Mac Pro 12-core ram upgrade question

Discussion in 'Mac Pro' started by thai thai, Sep 14, 2013.

  1. thai thai macrumors newbie

    Joined:
    Sep 14, 2013
    #1
    So, I'm helping a friend upgrade his 2011 12-core Mac Pro's ram. He has the initial 6 Gb and after telling him it might be possible to do 128, with the next OS upgrade, he got very excited. I already know about the OWC kits, but am curious about 2 things. First, I'm trying to convince him less will work, but can upgrade more if he wants to later. So that being said, would I (he) be able to use the 16 Gb x 4 kit (knowing that triple channel is optimal) and still be able to upgrade with the same manufacture to fill the remaining 4 slots, if necessary (meeting the memory matching specs) ? And secondly, if using Crucial or Kingston similar kits would work as well, anyone have experience with their modules up to the 96, 128 limits using other than OWC?

    Just wanting to double (and triple) check, since it's not my money. Thanks for any insight!
     
  2. Umbongo macrumors 601

    Umbongo

    Joined:
    Sep 14, 2006
    Location:
    England
    #2
    Best value is to buy from Superbiiz. Either Samsung or Hynix for around $145 each.

    Samsung
    http://www.superbiiz.com/detail.php?name=D313GR16GS

    Hynix
    http://www.superbiiz.com/detail.php?name=D313GR16H1

    Buying anywhere else means you are paying a premium for customer service and branding. It's memory, it'll work or it won't and if it doesn't you just send it back and get some more. Being that 76% of the DRAM modules used in memory come from Samsung and Hynix failure rates are the same regardless of the brand on the memory.
     
  3. flowrider macrumors 601

    flowrider

    Joined:
    Nov 23, 2012
    #3
    Oh, how I disagree here. RAM is an important subsystem to any computer. It will work or it wont is not accurate. There are many threads on this and other forums describing how RAM SOMETIMES works and SOMETIMES doesn't. And may or may not work if moved to a different slot, and even then it's operation may or may not be buggy. RAM quality is extremely important to me. I have used Data Memory Systems RAM since 1986, and have never had an issue related to suspect RAM. And, they have a lifetime guarantee. Their prices are a bit higher than the RAM you mention, but the piece of mind is well worth it to me.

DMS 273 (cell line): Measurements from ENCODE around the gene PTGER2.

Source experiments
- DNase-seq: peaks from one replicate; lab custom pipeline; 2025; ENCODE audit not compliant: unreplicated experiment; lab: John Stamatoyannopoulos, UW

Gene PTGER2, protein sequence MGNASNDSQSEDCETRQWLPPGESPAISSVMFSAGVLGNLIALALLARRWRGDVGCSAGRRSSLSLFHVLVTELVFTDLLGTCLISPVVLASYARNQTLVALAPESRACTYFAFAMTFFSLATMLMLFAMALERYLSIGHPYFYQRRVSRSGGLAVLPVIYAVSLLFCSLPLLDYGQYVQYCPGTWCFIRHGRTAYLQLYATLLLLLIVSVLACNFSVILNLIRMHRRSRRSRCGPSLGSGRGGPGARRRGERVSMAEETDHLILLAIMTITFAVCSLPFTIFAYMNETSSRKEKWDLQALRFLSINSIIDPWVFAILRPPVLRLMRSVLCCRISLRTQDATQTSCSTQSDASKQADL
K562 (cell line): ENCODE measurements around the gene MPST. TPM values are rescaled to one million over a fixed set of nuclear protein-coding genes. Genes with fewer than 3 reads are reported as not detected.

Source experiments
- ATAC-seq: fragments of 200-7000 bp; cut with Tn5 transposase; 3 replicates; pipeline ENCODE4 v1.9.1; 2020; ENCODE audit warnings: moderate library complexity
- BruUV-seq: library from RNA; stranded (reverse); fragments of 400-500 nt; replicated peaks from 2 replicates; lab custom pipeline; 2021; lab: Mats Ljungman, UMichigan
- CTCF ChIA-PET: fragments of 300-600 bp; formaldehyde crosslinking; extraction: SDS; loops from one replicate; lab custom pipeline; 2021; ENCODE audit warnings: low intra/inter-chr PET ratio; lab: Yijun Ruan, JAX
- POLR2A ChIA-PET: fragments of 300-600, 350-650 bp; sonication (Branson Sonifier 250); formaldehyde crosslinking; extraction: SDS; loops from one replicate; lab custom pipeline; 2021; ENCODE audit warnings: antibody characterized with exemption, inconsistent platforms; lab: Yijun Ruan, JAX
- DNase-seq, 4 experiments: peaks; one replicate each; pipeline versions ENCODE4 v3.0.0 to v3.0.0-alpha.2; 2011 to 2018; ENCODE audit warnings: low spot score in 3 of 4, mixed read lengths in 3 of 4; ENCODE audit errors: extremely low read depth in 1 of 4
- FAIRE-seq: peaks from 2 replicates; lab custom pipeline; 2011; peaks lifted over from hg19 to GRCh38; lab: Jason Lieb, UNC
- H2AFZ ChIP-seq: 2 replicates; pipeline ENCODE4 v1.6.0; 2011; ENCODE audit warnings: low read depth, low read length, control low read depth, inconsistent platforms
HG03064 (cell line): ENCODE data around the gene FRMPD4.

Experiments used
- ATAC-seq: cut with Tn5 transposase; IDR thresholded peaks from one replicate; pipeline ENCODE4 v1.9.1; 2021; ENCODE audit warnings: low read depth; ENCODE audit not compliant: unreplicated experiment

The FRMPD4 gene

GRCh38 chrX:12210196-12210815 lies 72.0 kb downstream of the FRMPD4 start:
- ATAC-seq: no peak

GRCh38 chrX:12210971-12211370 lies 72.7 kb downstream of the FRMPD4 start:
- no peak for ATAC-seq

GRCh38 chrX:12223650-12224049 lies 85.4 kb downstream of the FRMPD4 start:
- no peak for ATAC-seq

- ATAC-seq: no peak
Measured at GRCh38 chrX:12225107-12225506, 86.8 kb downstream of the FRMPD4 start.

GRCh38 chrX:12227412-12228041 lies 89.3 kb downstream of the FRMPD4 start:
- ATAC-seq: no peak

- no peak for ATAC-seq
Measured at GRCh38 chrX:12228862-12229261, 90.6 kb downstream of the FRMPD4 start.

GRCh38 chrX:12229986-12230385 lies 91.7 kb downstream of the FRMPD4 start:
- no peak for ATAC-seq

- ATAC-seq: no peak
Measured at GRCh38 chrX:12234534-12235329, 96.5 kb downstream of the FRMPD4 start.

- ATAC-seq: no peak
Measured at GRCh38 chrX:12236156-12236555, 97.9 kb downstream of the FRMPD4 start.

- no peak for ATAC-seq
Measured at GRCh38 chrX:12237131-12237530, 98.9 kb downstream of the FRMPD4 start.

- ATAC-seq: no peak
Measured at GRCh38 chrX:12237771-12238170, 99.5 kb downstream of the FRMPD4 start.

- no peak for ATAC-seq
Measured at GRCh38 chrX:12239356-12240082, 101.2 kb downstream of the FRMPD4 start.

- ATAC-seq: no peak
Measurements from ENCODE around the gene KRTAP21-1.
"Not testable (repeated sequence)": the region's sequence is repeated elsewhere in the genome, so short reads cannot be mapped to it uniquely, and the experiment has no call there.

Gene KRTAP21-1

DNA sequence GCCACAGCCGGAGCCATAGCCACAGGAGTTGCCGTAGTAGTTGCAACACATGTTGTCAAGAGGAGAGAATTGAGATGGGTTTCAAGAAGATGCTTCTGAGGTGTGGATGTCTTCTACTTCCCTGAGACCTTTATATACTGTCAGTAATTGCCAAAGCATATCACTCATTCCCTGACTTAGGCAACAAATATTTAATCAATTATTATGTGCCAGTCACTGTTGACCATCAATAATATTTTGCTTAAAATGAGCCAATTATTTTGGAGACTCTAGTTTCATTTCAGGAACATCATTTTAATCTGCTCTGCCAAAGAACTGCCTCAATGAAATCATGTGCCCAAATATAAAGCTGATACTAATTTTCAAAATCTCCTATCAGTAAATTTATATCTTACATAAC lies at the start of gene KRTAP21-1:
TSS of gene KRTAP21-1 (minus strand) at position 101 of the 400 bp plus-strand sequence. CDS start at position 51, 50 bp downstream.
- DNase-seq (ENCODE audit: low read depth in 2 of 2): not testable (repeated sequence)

http://www.datamemorysystems.com/dm61-765/

    To the OP, there is no 2011 Mac Pro. It's either a 2010 or a 2012 model. I have a 2010 Mac Pro that was built in August of 2011, but it's still identified as a Mid 2010 Model.

    Lou
     
  4. Umbongo macrumors 601

    Umbongo

    Joined:
    Sep 14, 2006
    Location:
    England
    #4
    Using correct memory, placed in the right slots, all of the same voltage and capacity should only cause issues if the RAM is faulty or there is a problem with the board. Anything less than perfect working quality with a DIMM is faulty to me. That is what I meant by it works or it doesn't. Not operating 100% how it should = faulty.

    Datamemorysystems, OWC, Kingston, Patriot, Corsair .. whoever are no more reliable than the modules produced by the DRAM manufacturers like Samsung, Hynix or Micron (for the Crucial brand). All you get is a different person to deal with on the phone. If I had a trusted vendor here in the UK then I'd happily pay an extra $1.25 per GB for peace of mind too, but the ODM's have the cheapest memory around and it does the job as it should. You also know the exact specifications you get in detail, unlike the other companies who it can be hard to even know who is supplying their DRAM.
     
  5. crjackson2134 macrumors 68020

    crjackson2134

    Joined:
    Mar 6, 2013
    Location:
    Charlotte, NC
    #5
    I bought 48GB of their Hynix a while back. Since Apple supplied me with Hynix with my original purchase, I felt Hynix would be a good choice to upgrade with.

    It has been my personal experience that you should purchase all matching DIMMS for greatest reliability. Mixing and matching works for some people, but I can't recommend doing that. I've done it in the past and it's a hit / miss type of thing.
     
  6. Phildo macrumors member

    Phildo

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    Nov 14, 2011
    Location:
    Perth, Western Australia
    #6
  7. gatd macrumors member

    Joined:
    Jun 2, 2008
    #7
    so can the mac pro rum buffered memory? my memory is unbuffered.